Because the atmosphere hates pressure differences, these high winds whipping over a low pressure system create something like a hole in a doughnut: Warm air starts to rise rapidly through the center of the storm to even things out, but this causes the pressure at the center of the storm to plummet. Bombogenesis, the calling card of a bomb cyclone, happens when the barometric pressure at the center of the cyclone pressure drops at least 24 millibars in 24 hours (a millibar is a unit of measurement for atmospheric pressure). Some of these storms can intensify much more quickly, though, dropping 60 millibars in 24 hours.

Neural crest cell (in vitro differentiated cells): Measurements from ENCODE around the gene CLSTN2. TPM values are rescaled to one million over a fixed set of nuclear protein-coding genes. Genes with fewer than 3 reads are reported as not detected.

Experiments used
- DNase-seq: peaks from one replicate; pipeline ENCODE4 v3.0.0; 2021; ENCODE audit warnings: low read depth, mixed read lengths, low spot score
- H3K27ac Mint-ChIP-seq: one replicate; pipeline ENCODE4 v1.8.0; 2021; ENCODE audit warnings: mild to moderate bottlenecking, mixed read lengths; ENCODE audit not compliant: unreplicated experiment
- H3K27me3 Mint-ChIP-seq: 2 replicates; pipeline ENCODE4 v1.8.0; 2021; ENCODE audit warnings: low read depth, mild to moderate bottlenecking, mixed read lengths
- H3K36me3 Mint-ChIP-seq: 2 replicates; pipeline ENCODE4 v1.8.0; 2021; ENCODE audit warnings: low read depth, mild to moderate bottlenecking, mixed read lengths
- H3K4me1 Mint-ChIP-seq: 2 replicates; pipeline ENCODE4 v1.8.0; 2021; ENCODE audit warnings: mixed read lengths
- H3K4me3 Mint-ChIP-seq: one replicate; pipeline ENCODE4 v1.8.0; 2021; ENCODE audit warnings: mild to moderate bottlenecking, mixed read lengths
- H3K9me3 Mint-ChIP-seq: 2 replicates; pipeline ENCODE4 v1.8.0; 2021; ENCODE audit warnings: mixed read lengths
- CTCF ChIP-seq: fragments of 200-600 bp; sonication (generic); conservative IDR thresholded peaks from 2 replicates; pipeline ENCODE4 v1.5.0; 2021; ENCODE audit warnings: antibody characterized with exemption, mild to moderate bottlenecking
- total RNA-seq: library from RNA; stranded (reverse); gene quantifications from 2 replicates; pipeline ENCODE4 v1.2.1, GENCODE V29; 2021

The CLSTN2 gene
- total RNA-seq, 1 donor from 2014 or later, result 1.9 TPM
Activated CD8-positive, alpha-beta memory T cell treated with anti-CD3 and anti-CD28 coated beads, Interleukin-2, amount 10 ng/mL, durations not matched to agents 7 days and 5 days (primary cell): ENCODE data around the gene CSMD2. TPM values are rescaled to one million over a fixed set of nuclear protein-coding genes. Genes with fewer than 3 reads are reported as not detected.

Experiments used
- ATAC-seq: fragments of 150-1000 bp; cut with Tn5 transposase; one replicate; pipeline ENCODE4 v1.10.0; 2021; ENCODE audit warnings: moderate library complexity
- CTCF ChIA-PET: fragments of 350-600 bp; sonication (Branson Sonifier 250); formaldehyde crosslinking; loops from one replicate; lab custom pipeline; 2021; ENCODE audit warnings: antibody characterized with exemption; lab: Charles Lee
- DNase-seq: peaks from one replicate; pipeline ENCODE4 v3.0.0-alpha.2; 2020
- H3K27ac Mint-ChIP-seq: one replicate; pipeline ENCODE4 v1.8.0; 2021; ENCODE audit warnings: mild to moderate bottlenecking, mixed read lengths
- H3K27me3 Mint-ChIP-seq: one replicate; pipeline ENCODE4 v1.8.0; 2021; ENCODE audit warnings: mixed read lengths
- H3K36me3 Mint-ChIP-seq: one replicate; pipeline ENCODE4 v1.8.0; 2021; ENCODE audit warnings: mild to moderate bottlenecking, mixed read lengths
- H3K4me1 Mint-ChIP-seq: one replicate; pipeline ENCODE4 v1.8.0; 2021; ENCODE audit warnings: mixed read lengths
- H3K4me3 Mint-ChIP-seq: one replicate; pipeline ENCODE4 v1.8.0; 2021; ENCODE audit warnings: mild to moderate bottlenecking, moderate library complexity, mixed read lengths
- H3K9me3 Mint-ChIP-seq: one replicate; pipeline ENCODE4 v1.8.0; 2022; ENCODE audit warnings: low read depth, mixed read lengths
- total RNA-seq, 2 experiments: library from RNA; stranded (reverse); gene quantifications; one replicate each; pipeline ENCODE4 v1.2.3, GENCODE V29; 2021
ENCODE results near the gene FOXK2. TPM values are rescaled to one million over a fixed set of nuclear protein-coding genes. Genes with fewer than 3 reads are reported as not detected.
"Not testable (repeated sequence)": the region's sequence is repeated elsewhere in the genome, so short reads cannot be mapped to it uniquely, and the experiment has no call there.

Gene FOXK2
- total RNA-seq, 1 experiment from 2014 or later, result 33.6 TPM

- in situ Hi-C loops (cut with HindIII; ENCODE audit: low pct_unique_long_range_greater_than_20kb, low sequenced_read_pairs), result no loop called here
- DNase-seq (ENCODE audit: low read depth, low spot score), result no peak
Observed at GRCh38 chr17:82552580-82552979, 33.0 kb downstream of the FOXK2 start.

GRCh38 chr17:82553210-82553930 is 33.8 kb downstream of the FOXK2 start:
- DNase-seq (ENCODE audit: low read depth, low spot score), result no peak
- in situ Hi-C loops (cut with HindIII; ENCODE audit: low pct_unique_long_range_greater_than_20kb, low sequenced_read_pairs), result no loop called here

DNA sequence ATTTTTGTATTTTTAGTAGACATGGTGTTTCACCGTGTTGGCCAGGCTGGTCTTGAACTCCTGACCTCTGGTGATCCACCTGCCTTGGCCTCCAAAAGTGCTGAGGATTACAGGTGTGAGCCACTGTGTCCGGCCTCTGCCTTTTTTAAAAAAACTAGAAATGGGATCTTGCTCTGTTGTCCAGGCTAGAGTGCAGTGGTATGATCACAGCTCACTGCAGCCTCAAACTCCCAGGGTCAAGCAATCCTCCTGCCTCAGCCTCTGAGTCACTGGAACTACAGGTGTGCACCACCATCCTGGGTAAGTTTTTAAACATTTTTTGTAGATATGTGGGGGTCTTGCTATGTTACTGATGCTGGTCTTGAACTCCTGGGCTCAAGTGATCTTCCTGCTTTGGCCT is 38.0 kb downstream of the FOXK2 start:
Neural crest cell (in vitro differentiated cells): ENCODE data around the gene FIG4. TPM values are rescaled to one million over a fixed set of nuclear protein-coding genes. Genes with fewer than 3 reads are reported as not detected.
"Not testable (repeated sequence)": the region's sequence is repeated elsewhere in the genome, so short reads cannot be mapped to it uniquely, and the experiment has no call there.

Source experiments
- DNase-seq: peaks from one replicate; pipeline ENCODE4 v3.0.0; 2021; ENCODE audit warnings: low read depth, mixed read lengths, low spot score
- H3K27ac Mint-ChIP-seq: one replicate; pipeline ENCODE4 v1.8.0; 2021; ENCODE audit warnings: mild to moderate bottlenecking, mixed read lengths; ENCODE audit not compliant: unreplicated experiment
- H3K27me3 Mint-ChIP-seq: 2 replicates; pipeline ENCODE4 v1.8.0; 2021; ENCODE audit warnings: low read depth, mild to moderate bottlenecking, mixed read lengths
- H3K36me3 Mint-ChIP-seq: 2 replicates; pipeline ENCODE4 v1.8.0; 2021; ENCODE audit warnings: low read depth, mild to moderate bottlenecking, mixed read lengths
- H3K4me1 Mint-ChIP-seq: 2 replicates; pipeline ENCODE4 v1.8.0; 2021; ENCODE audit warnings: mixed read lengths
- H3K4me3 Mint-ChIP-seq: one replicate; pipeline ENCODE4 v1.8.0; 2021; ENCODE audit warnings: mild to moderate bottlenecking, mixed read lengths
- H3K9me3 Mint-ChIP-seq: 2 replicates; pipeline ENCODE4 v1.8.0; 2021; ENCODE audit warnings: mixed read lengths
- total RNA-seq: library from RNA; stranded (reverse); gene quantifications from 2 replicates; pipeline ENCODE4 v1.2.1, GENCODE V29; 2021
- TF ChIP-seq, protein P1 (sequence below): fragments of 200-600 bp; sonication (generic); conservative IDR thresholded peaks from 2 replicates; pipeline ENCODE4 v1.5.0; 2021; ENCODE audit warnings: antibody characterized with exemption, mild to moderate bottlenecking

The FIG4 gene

The result, as you can imagine, is impressive. These storms can be as intense as a regular-season hurricane, but even more ferocious as they can drop immense amounts of snow as well as 50 mile per hour (80.5 kilometer per hour) winds, causing flooding, beach erosion, loss of power and storm surges.